By Allison Cloo
If you’re headed east on Highway 213 toward Silverton, there’s a stretch of road that encompasses some of the Willamette Valley’s finest scenery of rolling hills covered with row crops, grass fields, and orchards. After the Pudding River and right before the Brush Creek Playhouse, you’ll find a white building with a cupola perched on the roof.
Climb the narrow steps up to those windows high above the road, and you get a 360 degree view of the heart of Blue Line Farms.
In 1973, when brothers Bob and Bernie Dettwyler consulted an attorney about incorporating their farm, they had picked two names they might use. Brush Creek Farms would have referred to the nearby landscape, but the attorney noted that it might be hard to distinguish from other farms and ranches with “Creek” names.
The second name, referring to their brightly painted Ford tractors, won the day. Forty-five years later, Blue Line Farms is still going strong.
In many ways, the Dettwyler name has been just as enduring.
In 1921, Swiss immigrant Karl Dettwyler started farming part-time on ten acres outside of Silverton. By the time his fourth son Bob had graduated from Silverton High School in 1959, the farm had grown to about 150 acres and grew mainly hops, with some grain and grass seed.
The next decades were a period of growth and transition. Bob took over and increased the acreage by leasing and buying more property. His younger brother Bernie joined him after a two-year tour of duty in Vietnam. Now joined by Bernie’s sons, Karl and Jonathan, the Dettwylers own and lease about 1,100 acres of land.
Pole-beans and hops have made way for blueberries and hazelnuts.
While some things have changed, others have stayed the same: there is still grass-seed, mainly turf-type, and crimson clover. Green beans and other row crops are grown as rotational crops. In 2005 the farm built its own grass seed cleaner. A late-season varietal of blueberries went into the ground in 2007, and 2009 saw the first hazelnuts added to the mix.
After harvest, Blue Line Farms products move mainly through local buyers, processors, and distributors. The grass seed likely travels the farthest, with the nationwide market for lawns and sports fields still relishing high quality Oregon seed, but the blueberries and green beans appear in major supermarket chains and commercial buyers closer to home.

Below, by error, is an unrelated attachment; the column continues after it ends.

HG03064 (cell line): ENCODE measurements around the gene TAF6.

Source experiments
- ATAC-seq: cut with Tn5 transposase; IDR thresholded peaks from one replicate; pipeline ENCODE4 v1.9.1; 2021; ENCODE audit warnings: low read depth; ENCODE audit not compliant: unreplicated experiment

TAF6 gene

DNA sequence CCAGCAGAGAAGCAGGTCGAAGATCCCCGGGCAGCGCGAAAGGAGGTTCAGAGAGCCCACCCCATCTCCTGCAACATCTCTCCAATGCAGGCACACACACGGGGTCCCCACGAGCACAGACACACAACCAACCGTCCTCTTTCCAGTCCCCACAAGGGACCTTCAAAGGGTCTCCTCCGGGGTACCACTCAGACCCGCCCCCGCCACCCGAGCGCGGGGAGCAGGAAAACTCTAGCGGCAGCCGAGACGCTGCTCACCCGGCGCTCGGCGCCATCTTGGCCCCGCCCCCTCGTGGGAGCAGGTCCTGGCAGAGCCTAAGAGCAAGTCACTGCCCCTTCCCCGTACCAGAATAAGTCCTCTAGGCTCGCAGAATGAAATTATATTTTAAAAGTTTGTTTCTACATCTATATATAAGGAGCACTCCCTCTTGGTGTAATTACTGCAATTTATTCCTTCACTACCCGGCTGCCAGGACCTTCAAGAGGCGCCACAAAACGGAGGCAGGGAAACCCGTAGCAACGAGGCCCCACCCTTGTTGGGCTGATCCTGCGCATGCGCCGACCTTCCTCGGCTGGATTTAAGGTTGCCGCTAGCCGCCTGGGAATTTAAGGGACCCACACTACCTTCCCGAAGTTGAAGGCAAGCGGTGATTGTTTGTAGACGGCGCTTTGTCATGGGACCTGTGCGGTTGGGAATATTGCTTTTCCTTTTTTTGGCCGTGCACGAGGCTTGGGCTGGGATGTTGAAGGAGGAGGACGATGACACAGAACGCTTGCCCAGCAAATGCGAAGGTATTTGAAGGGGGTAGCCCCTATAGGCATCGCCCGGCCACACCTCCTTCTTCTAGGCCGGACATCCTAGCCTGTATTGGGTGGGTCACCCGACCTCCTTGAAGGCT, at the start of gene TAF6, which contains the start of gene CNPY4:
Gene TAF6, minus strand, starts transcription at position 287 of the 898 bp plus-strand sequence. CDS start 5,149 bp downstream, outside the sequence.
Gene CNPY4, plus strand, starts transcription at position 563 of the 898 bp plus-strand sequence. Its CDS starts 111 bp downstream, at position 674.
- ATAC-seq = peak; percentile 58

Growing a Business to Match a Family
The rhythms and choices behind the farm’s current set-up might be familiar to many AgLink readers. According to Karl Dettwyler, grandson of the original owner, “The farm looks the way it does today because of the hard work from our employees over the years and our relationships with our partners.” Those partners, from bankers to buyers, “help drive decisions on our cropping systems and the markets that we have access to.” Labor is another big factor in how the Dettwylers operate, and the farm is focused on retaining good employees that can work alongside the growing family.
“As the farm has had to support more family members financially,” says Karl, “we have added more to the operation to try and provide the opportunity to the family members that want to farm.” Even as many of the children and spouses work outside of the farm, they’ll help out as needed. Margaret Dettwyler, Bernie’s wife, is still one of the primary combine operators.
Margaret and Bernie have eleven grandchildren, the oldest of whom is near eighteen, and they have all tried their hand at different farm tasks over the years. That would be the fourth generation of Dettwylers to work on the farm, and preserving the land and business is a main goal for the current operators.
Of his own children, nieces, and nephews, Karl Dettwyler says “we can only hope that they pursue their dreams and passion and hopefully it will include agriculture in some form.”
What makes Blue Line Farms unique?
Step into the main shop building where the owners and employees congregate and a playful personality starts to emerge at Blue Line Farms. Almost immediately to your right, a large glass display cabinet contains hundreds of tiny model tractors and other vehicles, many of them bought from another farmer but obviously displayed with great pride in their new home.
Up the stairs and through another door, it becomes clear that the case is part of a theme: shelves line the walls with dozens of blue Ford tractor models, both historic and modern. Besides the numerous colorful photos hung up between the shelves—courtesy of the snapshots Karl and others take on their cell phones around the farm—there is also a large wooden model of a hop house dryer built by the original Karl Dettwyler for his father-in-law around 1933.
Across the property, in the high-ceilinged storage shed where a bay sits empty of grass seed, Jonathan Dettwyler has played Tetris with several pieces of equipment. A spray buggy towers over a low-slung derocker for the hazelnut orchard, and in the narrow gaps between them you can see a berry picker tucked in the shadows. The arrangement is meant to make the most of the storage space during the winter, but it also speaks to the sense of fun and challenge imbued in unexpected corners of the farm.
And when it comes time to round up the family members working on the farm that day to take a photo, the jokes were flying just as quick as the observations about the different pieces equipment ready to come in or head out. The five Dettwyler men patiently lined up facing into the sun so the grass field and distant trees framed them nicely. It turned out to be a nice enough photo, but snapshots are never quite enough to capture a farm and operators like these: good-natured and game for anything.